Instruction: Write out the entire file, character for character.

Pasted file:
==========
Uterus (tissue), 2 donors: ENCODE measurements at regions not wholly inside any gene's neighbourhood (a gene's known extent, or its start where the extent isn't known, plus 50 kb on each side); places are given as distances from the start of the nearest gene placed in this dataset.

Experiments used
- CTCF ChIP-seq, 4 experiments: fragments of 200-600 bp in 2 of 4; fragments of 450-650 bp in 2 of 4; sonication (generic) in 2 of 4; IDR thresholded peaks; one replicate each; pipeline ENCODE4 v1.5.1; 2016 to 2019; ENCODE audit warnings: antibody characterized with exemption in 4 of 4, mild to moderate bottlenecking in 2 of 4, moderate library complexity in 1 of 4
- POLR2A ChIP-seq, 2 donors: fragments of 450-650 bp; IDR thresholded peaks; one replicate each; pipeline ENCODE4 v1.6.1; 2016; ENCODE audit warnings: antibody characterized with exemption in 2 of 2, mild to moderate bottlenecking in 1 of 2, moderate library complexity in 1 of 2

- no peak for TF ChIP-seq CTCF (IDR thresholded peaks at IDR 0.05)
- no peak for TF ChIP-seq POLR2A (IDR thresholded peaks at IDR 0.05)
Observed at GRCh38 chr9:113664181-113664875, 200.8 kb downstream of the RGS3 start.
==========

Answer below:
Uterus (tissue), 2 donors: ENCODE measurements at regions not wholly inside any gene's neighbourhood (a gene's known extent, or its start where the extent isn't known, plus 50 kb on each side); places are given as distances from the start of the nearest gene placed in this dataset.

Experiments used
- CTCF ChIP-seq, 4 experiments: fragments of 200-600 bp in 2 of 4; fragments of 450-650 bp in 2 of 4; sonication (generic) in 2 of 4; IDR thresholded peaks; one replicate each; pipeline ENCODE4 v1.5.1; 2016 to 2019; ENCODE audit warnings: antibody characterized with exemption in 4 of 4, mild to moderate bottlenecking in 2 of 4, moderate library complexity in 1 of 4
- POLR2A ChIP-seq, 2 donors: fragments of 450-650 bp; IDR thresholded peaks; one replicate each; pipeline ENCODE4 v1.6.1; 2016; ENCODE audit warnings: antibody characterized with exemption in 2 of 2, mild to moderate bottlenecking in 1 of 2, moderate library complexity in 1 of 2

- no peak for TF ChIP-seq CTCF (IDR thresholded peaks at IDR 0.05)
- no peak for TF ChIP-seq POLR2A (IDR thresholded peaks at IDR 0.05)
Observed at GRCh38 chr9:113664181-113664875, 200.8 kb downstream of the RGS3 start.